Actually, that's not in the Bible
Satan tempted Eve in the Garden of Eden right? Nope. That's one of many phantom passages that people think are in the Bible.
June 5th, 2011
01:00 AM ET

Actually, that's not in the Bible

By John Blake, CNN

(CNN) - NFL legend Mike Ditka was giving a news conference one day after being fired as the coach of the Chicago Bears when he decided to quote the Bible.

“Scripture tells you that all things shall pass,” a choked-up Ditka said after leading his team to only five wins during the previous season.  “This, too, shall pass.”

Ditka fumbled his biblical citation, though. The phrase “This, too, shall pass” doesn’t appear in the Bible. Ditka was quoting a phantom scripture that sounds like it belongs in the Bible, but look closer and it’s not there.

Ditka’s biblical blunder is as common as preachers delivering long-winded public prayers. The Bible may be the most revered book in America, but it’s also one of the most misquoted. Politicians, motivational speakers, coaches - all types of people  - quote passages that actually have no place in the Bible, religious scholars say.

These phantom passages include:

“God helps those who help themselves.”

“Spare the rod, spoil the child.”

And there is this often-cited paraphrase: Satan tempted Eve to eat the forbidden apple in the Garden of Eden.

None of those passages appear in the Bible, and one is actually anti-biblical, scholars say.

But people rarely challenge them because biblical ignorance is so pervasive that it even reaches groups of people who should know better, says Steve Bouma-Prediger, a religion professor at Hope College in Holland, Michigan.

“In my college religion classes, I sometimes quote 2 Hesitations 4:3 (‘There are no internal combustion engines in heaven’),” Bouma-Prediger says. “I wait to see if anyone realizes that there is no such book in the Bible and therefore no such verse.

“Only a few catch on.”

Few catch on because they don’t want to - people prefer knowing biblical passages that reinforce their pre-existing beliefs, a Bible professor says.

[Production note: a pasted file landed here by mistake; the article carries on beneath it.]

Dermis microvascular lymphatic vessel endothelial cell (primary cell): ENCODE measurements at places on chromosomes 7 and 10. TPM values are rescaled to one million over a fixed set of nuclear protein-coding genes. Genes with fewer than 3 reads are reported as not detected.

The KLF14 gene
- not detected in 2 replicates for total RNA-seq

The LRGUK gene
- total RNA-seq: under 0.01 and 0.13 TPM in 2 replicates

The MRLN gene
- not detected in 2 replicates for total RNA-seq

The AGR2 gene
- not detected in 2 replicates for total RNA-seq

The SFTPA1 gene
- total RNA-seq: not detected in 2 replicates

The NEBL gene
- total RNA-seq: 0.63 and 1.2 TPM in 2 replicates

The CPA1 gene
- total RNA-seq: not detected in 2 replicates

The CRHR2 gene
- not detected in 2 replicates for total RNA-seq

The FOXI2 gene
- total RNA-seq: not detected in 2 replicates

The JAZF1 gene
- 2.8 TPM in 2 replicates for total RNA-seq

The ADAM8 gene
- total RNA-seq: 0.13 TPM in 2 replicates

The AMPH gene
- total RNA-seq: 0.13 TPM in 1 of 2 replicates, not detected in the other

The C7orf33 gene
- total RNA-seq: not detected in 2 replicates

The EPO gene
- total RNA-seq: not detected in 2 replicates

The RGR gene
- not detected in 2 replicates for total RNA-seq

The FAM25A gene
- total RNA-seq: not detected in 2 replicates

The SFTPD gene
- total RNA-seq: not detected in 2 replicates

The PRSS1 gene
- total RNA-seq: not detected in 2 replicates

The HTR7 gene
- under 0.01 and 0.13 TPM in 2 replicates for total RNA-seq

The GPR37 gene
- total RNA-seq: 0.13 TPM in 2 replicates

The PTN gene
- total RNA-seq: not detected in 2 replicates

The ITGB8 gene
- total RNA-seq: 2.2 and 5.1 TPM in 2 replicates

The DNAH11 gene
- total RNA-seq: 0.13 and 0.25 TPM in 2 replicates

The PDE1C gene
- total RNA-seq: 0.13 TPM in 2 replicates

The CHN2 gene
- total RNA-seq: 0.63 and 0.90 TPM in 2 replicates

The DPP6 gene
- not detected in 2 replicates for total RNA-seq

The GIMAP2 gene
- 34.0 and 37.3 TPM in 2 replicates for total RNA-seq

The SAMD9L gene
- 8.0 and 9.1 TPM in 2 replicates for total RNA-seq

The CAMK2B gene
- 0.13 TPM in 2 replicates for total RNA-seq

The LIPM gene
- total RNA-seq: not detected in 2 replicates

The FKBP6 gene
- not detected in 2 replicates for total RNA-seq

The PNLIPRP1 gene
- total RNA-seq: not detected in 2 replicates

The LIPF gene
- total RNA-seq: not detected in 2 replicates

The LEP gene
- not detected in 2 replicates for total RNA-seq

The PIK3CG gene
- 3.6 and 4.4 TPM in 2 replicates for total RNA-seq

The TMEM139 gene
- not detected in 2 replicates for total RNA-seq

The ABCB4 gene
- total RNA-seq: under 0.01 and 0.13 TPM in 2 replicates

“Most people who profess a deep love of the Bible have never actually read the book,” says Rabbi Rami Shapiro, who once had to persuade a student in his Bible class at Middle Tennessee State University that the saying “this dog won’t hunt” doesn’t appear in the Book of Proverbs.

“They have memorized parts of texts that they can string together to prove the biblical basis for whatever it is they believe in,” he says, “but they ignore the vast majority of the text."

Phantom biblical passages work in mysterious ways

Ignorance isn’t the only cause for phantom Bible verses. Confusion is another.

Some of the most popular faux verses are pithy paraphrases of biblical concepts or bits of folk wisdom.

Consider these two:

“God works in mysterious ways.”

“Cleanliness is next to Godliness.”

Both sound as if they are taken from the Bible, but they’re not. The first is a paraphrase of a 19th century hymn by the English poet William Cowper (“God moves in a mysterious way, His wonders to perform).

The “cleanliness” passage was coined by John Wesley, the 18th century evangelist who founded Methodism,  says Thomas Kidd, a history professor at Baylor University in Texas.

“No matter if John Wesley or someone else came up with a wise saying - if it sounds proverbish, people figure it must come from the Bible,” Kidd says.

Our fondness for the short and tweet-worthy may also explain our fondness for phantom biblical phrases. The pseudo-verses function like theological tweets: They’re pithy summarizations of biblical concepts.

“Spare the rod, spoil the child” falls into that category. It’s a popular verse - and painful for many kids. Could some enterprising kid avoid the rod by pointing out to his mother that it's not in the Bible?

It’s doubtful. Her possible retort: The popular saying is a distillation of Proverbs 13:24: “The one who withholds [or spares] the rod is one who hates his son.”

Another saying that sounds Bible-worthy: “Pride goes before a fall.” But its approximation, Proverbs 16:18, is actually written: “Pride goeth before destruction, and an haughty spirit before a fall.”

There are some phantom biblical verses for which no excuse can be offered. The speaker goofed.

That’s what Bruce Wells, a theology professor, thinks happened to Ditka, the former NFL coach, when he strayed from the gridiron to biblical commentary during his 1993 press conference in Chicago.